anyone is interested in learning more about this, there is an excellent

article here:

(but don't go learning too much about this law stuff, as you might put us

out of work ;)





Jilayne Lovejoy |  Corporate Counsel

OpenLogic, Inc.


jlovejoy@...  |  720 240 4545







On Fri Jun 15 09:37:17 2012, RUFFIN, MICHEL (MICHEL) wrote:

>I am not very happy that data must be made in public domain. For the

>following reasons:

>-  ALU should not be responsible of the data if we export it. And I

>understand that ther e is a clause that loow us to do exception (ALU

>name not exported with the data, but it should be the other way around

>by default any export file should not imply any responsibility from

>exporting company).

>- if by mischance there are some comments which we will not want to

>share with the rest of the world. It should be protected by the

>licensing conditions.


Just to clarify, is it your desire to be allowed to license SPDX files

that you produce under terms of your choice? Or are you suggesting that

we change the required licensing of SPDX to include a disclaimer of

some sort?


Regarding the second bullet, can you provide examples of scenarios

where confidentiality agreements (which until now have been the

proposed solution to this problem) between you and your partners would

be insufficient?


Thanks in advance,






What I want is freedom, to exchange information between companies without

constraints. If we need constraints, we put it in the contract. It is not

to SPDX to put the constraints.


Let us time to think about consequences/consraints, ... before addressing

the issue. But the question is what was the purpose of this initially?


Michel.Ruffin@..., PhD

Software Coordination Manager, Bell Labs, Corporate CTO Dpt

Distinguished Member of Technical Staff

Tel +33 (0) 6 75 25 21 94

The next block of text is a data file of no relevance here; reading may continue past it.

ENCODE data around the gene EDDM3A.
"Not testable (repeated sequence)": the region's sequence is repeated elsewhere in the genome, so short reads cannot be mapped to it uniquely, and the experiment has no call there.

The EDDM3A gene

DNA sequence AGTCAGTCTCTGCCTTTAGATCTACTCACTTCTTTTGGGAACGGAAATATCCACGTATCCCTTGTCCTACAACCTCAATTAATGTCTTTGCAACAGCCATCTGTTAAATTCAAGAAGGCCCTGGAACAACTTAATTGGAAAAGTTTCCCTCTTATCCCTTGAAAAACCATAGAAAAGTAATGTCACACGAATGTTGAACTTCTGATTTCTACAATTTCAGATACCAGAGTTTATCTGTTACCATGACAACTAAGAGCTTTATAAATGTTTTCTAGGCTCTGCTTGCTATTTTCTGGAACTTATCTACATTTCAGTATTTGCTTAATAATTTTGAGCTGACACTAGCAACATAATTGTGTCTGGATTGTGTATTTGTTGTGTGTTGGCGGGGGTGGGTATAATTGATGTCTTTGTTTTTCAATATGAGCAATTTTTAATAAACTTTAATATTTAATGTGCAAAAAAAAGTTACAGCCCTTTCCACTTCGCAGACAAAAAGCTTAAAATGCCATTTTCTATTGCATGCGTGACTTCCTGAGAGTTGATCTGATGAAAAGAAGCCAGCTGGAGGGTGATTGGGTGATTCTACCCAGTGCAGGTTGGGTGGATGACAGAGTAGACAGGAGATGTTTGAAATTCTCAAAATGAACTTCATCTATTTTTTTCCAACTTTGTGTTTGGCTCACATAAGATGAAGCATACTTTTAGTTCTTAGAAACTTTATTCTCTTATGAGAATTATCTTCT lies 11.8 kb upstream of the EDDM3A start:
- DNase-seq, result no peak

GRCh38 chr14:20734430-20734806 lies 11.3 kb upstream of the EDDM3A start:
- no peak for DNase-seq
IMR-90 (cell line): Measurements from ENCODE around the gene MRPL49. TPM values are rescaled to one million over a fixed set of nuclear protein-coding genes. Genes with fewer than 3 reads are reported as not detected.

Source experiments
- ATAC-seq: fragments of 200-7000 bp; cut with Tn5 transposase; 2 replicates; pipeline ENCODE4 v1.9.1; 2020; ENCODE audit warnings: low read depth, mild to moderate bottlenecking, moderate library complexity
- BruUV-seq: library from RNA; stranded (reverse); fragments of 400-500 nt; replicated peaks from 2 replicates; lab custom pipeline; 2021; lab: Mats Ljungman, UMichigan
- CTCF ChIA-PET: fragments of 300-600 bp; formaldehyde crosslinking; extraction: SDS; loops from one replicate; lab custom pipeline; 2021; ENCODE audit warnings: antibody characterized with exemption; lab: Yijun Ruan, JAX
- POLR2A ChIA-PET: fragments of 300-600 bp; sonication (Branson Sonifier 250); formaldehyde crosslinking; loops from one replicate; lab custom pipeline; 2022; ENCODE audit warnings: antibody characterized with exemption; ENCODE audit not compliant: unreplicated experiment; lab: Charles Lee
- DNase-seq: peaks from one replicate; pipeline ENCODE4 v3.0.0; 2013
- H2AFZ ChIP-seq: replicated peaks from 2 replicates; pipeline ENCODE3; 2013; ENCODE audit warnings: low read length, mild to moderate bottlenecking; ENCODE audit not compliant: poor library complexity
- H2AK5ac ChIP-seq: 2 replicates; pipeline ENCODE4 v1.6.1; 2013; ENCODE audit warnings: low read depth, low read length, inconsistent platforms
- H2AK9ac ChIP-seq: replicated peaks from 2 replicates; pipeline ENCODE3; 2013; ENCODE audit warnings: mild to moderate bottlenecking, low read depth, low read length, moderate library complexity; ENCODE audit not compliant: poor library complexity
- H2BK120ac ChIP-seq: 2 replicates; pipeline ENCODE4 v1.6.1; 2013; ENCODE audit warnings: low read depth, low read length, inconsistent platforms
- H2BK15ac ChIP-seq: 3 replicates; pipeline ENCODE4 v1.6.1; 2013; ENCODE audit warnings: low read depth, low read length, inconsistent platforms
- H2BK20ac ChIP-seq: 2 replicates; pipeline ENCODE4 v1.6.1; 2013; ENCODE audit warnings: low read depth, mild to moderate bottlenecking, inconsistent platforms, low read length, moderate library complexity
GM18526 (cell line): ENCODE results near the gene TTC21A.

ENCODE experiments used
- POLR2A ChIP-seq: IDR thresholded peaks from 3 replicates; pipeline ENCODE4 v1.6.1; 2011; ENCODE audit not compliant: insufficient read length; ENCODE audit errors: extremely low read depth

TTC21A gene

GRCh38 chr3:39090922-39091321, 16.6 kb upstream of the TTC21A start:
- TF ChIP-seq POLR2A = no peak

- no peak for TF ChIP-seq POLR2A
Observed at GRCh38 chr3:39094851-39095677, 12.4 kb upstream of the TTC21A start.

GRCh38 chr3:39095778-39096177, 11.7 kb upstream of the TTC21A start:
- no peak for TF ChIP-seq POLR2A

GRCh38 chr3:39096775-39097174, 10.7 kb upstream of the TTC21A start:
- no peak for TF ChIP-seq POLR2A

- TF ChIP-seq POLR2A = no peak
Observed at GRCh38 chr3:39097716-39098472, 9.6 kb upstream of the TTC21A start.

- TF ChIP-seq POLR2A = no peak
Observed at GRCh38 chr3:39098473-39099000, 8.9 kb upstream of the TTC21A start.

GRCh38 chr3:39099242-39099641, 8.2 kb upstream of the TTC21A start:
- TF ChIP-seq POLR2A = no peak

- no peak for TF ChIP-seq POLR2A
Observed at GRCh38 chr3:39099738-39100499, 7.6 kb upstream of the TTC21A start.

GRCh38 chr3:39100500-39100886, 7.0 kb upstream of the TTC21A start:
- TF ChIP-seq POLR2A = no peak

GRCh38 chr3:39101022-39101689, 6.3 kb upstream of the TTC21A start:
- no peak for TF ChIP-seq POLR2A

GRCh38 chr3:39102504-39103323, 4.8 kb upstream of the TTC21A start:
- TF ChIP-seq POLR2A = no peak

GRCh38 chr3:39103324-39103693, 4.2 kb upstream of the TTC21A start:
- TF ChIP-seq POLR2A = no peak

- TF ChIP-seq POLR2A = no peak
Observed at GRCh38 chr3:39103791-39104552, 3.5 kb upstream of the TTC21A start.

Alcatel-Lucent International, Centre de Villarceaux

Route De Villejust, 91620 Nozay, France





On 6/15/12 3:05 PM, "Kevin P. Fleming" <kpfleming@...> wrote:


>On 06/15/2012 03:53 PM, Peter Williams wrote:

>> On Fri Jun 15 14:40:49 2012, RUFFIN, MICHEL (MICHEL) wrote:

>>> But the question is what was the purpose of this initially?


>> It is a excellent question. I have never understood this purpose of this

>> "feature" of SPDX so someone else will have to provide the answer.

>I suspect that it may be at least partially based on the fact that the

>SPDX file consists almost exclusively of data collected from original

>sources, and copyright law (at least as I've been told, I'm no lawyer)

>doesn't provide my copyright protection at all for aggregation of

>otherwise available data. In essence, an SPDX file may not adequately

>constitute a 'work of authorship' that warrants copyright protection,

>and thus there really wouldn't be a legitimate way to control its

>distribution via licensing.

>This is just a mildly educated guess late on a Friday afternoon, though.

>I could be 1000% off base :-)


>Kevin P. Fleming

>Digium, Inc. | Director of Software Technologies

>Jabber: kfleming@... | SIP: kpfleming@... | Skype: kpfleming

>445 Jan Davis Drive NW - Huntsville, AL 35806 - USA

>Check us out at &